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The New Zealand Herald

East Timor (extended coverage) - Cheering - APEC Terrorists - Edwards Sentencing - Scott Watson Trial - Leaders Poll - Gulf Park - Parliament Security

EAST TIMOR – LEAD: Hundreds of East Timorese are feared dead after pro-Indonesia militias attacked unarmed refugees and set Dili neighbourhoods ablaze. Independence supporters were decapitated and their heads mounted on sticks lining roads out of Dili, Timorese resistance leaders in Australia have been told, after a second day of rampant violence following East Timor's vote for independence.

EAST TIMOR - EDITORIAL: Two overriding images dominate the East Timor scene. One is of lightly armed, undisciplined thugs using fear and violence to control the streets of the territory's towns; the other is of neighbouring political leaders wringing their hands over what is turning into yet another example of power retention through brutality. A major difference from other similar breakdowns in civilised rule is that this one is occurring in our backyard. Talking to Indonesian leaders seems to be the only response on the international agenda to the killings in East Timor. The United Nations has produced what is almost a form statement in such circumstances.

EAST TIMOR – JAKARTA: Lawyers for jailed resistance leader Xanana Gusmao have objected to sending him back to East Timor unless the Indonesian Government clearly explains why it wants to release him there, the lawyers said yesterday. "I do not want my client to be sent to Dili without a clear explanation from the Government," his lawyer, Hendardi, told journalists.

EAST TIMOR – NZ REACTION: New Zealand is now relying on the United States to flex its immense diplomatic muscle and pressure Indonesia to halt the bloodshed in East Timor. The Minister of Foreign Affairs, Don McKinnon, yesterday indicated that international efforts to halt the militia-inspired anarchy in the territory now depended on "big power" involvement.

CHEERING: The next time you urge your favourite team to score, you might be better off saving your breath. New research suggests cheering has little impact on the outcome of a game. While barracking may boost players' speed, it also hinders their coordination, says a report in New Scientist magazine.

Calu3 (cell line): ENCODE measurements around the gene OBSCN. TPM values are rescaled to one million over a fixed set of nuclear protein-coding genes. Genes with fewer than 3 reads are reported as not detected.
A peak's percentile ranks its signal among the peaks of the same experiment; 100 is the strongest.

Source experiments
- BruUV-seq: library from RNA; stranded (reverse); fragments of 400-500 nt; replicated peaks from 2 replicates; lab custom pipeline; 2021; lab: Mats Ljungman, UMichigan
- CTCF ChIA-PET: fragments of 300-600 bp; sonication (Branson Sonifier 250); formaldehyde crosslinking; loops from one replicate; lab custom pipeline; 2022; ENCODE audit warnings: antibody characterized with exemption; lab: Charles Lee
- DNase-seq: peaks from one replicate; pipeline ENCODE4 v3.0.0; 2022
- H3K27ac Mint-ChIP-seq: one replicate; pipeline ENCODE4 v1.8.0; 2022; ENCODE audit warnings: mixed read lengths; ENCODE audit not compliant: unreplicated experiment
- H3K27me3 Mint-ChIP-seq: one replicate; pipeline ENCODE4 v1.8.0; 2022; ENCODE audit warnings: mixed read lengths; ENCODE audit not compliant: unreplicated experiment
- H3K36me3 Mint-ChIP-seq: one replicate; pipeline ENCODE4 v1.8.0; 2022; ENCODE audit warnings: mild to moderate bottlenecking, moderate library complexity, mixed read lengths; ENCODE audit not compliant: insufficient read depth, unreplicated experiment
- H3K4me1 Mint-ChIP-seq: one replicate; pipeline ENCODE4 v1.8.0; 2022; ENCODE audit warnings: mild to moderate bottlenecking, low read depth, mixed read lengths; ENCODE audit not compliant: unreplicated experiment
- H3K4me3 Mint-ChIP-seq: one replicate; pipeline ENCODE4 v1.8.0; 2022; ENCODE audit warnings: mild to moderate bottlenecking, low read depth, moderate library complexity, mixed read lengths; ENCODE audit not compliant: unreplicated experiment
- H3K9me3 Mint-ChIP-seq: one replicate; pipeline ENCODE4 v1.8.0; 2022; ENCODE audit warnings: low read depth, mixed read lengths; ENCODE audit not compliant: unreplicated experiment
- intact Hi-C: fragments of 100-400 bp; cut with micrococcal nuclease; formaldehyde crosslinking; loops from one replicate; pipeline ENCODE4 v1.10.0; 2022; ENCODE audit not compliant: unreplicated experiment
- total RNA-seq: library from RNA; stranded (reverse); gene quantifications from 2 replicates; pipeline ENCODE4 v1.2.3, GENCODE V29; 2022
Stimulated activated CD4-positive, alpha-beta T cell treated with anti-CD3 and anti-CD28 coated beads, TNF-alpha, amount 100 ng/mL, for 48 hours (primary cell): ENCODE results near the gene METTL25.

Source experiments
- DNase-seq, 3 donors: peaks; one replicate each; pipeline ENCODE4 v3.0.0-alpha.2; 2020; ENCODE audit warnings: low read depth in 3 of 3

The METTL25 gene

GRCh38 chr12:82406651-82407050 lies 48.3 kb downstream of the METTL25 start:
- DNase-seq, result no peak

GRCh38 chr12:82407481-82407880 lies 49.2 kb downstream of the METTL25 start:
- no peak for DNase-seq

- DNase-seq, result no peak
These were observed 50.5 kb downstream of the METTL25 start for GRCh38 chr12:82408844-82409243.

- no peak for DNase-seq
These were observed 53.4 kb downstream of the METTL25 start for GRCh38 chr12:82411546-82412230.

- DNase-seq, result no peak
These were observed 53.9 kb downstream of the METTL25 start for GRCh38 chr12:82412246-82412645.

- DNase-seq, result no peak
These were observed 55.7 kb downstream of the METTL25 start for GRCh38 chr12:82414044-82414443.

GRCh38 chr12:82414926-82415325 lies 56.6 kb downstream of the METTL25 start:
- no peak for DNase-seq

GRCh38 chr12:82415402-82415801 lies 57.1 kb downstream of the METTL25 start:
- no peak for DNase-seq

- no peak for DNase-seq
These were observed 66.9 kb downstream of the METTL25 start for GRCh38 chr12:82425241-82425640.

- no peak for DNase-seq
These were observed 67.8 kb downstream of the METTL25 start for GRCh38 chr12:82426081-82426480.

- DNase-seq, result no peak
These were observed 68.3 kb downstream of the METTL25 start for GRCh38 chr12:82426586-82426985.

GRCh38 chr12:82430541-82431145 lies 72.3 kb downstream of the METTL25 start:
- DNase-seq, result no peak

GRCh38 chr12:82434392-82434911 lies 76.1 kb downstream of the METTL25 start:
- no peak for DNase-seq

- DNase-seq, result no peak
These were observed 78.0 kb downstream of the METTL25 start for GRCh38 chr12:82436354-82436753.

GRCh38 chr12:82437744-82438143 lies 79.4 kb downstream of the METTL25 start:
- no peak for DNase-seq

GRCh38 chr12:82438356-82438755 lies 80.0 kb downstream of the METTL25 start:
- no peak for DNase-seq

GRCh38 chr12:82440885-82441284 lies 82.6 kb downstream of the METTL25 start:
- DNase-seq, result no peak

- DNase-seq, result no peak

APEC TERRORISTS: Nineteen people are being detained in Mt Eden Prison because of fears that they could be terrorists in New Zealand for Apec. An Auckland lawyer claimed yesterday that at least some of the detentions were illegal, but an Immigration Service spokesman, Andrew Lockhart, said until identification was established it was too risky to free them.

EDWARDS SENTENCING: Five members of the Filimoehala family were yesterday jailed for more than 40 years for the "barbaric and unspeakable" death of Angelina Edwards. But outside the High Court at Auckland yesterday, the dead woman's father, Russell Edwards, said they should have got longer.

SCOTT WATSON TRIAL: Prosecutors have acknowledged for the first time that Scott Watson may have returned to his boat alone, but say he must have rejoined the party on shore. The double murder trial in the High Court at Wellington has heard evidence suggesting Watson returned to Blade about 2 am on New Year's Day, 1998, which appeared to conflict with the Crown's case that he was on a 4 am water taxi trip with Olivia Hope and Ben Smart.

LEADERS POLL: Labour leader Helen Clark has kept her narrow lead over Jenny Shipley as preferred Prime Minister. But New Zealand First leader Winston Peters has leaped into third place after his successful Winebox appeal, at the expense of Alliance leader Jim Anderton.

GULF PARK: Conservation Minister Nick Smith is expected to meet Labour Party representatives today in an attempt to refloat the Hauraki Gulf Marine Park Bill. Dr Smith said yesterday that he was extremely disappointed at Labour's withdrawal on Sunday of support for the bill.

PARLIAMENT SECURITY: Jumpy security guards closed off Parliament and called police yesterday to track down a non-existent "intruder" in the building. With a state visit by South Korean President Kim Dae-jung just over a week away, Parliament's security manager, Kelvin Nolly, was taking no chances and warned staff by e-mail that "we currently have an intruder in the complex."

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